The AWS CLI command:

aws support describe-trusted-advisor-check-result \
      --check-id eW7HH0l7J9 \
      --query 'result.sort_by(flaggedResources[?status!="ok"],&metadata
   

To get the check-id:

# region must be us-east-1 as it only when support command works
CHECK_ID=$(aws --region us-east-1 support describe-trusted-advisor-checks --language en --query 'checks[?name==`Service Limits`].{id:id}[0].id' --output text)
echo $CHECK_ID
   

If you don’t have a premium subscription, this error message appears:

An error occurred (SubscriptionRequiredException) when calling the DescribeTrustedAdvisorCheckResult operation: AWS Premium Support Subscription is required to use this service.
   

Inspector service

The Amazon Inspector Service (described here automates security assessments to help improve the security and compliance of applications deployed on AWS.

The first 250 agent-assessments is free during your first 90 days.

There are many agents on each machine.

Then it’s $0.30 per agent per assessment (agent-assessments) per month.

What security vulnerabilities an organization has is rather confidential information. So be stingy about granting policies related to Inspector:

Policies for auditors who evaluate security would be:

  • AmazonInspectorReadOnlyAccess (to auditors who evaluate security)
  • SecurityAudit

Policies for those who carry out security assessments:

  • AmazonInspectorFullAccess
  • AmazonInspectorServiceRolePolicy grants Amazon Inspector access to AWS Services needed to perform security assessments.

Related policies include:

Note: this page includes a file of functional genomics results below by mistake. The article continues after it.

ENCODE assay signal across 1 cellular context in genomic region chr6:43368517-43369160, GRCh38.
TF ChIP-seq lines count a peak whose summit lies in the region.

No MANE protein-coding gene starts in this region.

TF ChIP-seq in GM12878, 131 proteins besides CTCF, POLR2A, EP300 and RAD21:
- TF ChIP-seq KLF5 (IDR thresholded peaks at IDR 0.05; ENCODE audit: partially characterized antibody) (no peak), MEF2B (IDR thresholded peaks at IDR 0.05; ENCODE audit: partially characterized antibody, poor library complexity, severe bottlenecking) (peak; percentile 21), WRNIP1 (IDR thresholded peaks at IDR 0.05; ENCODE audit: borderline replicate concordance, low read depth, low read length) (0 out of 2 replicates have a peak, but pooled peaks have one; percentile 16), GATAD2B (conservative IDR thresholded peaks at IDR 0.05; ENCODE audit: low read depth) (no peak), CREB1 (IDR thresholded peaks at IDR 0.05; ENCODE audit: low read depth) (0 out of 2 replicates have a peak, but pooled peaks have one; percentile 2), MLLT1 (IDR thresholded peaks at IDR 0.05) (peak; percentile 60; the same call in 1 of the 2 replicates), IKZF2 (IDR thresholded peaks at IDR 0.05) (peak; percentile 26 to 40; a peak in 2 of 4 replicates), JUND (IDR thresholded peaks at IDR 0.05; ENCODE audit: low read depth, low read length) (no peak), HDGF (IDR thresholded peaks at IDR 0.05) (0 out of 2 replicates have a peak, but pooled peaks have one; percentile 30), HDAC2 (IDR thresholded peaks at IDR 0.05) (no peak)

• AWSAccountActivityAccess
  • AWSAccountUsageReportAccess
  • AWSConfigRole
  • AWSResourceGroupsReadOnlyAccess
  • AWSServiceCatalogAdminFullAccess
  • AWSServiceCatalogEndUserFullAccess

  • PowerUserAccess
  • SecretsManagerReadWrite

CLI for costing

At https://medium.com/circuitpeople/aws-cli-with-jq-and-bash-9d54e2eabaf1 Lee Harding answers questions like “What is each service costing me?” Fix the error in this:

aws ce get-cost-and-usage --time-period Start=$(date "+%Y-%m-01"),End=$(date --date="$(date +'%Y-%m-01') + 1 month  - 1 second" -I) --granularity MONTHLY --metrics USAGE_QUANTITY BLENDED_COST  --group-by Type=DIMENSION,Key=SERVICE | jq '[ .ResultsByTime[].Groups[] | select(.Metrics.BlendedCost.Amount > "0") | { (.Keys[0]): .Metrics.BlendedCost } ] | sort_by(.Amount) | add'

Hystax OptScale identifies unused environments; Tracks deploy plans history in Jira, Slack, OptScale UI. Available in Marketplace or SaaS for Kubernetes in public clouds.


More on Amazon

This is one of a series on Amazon: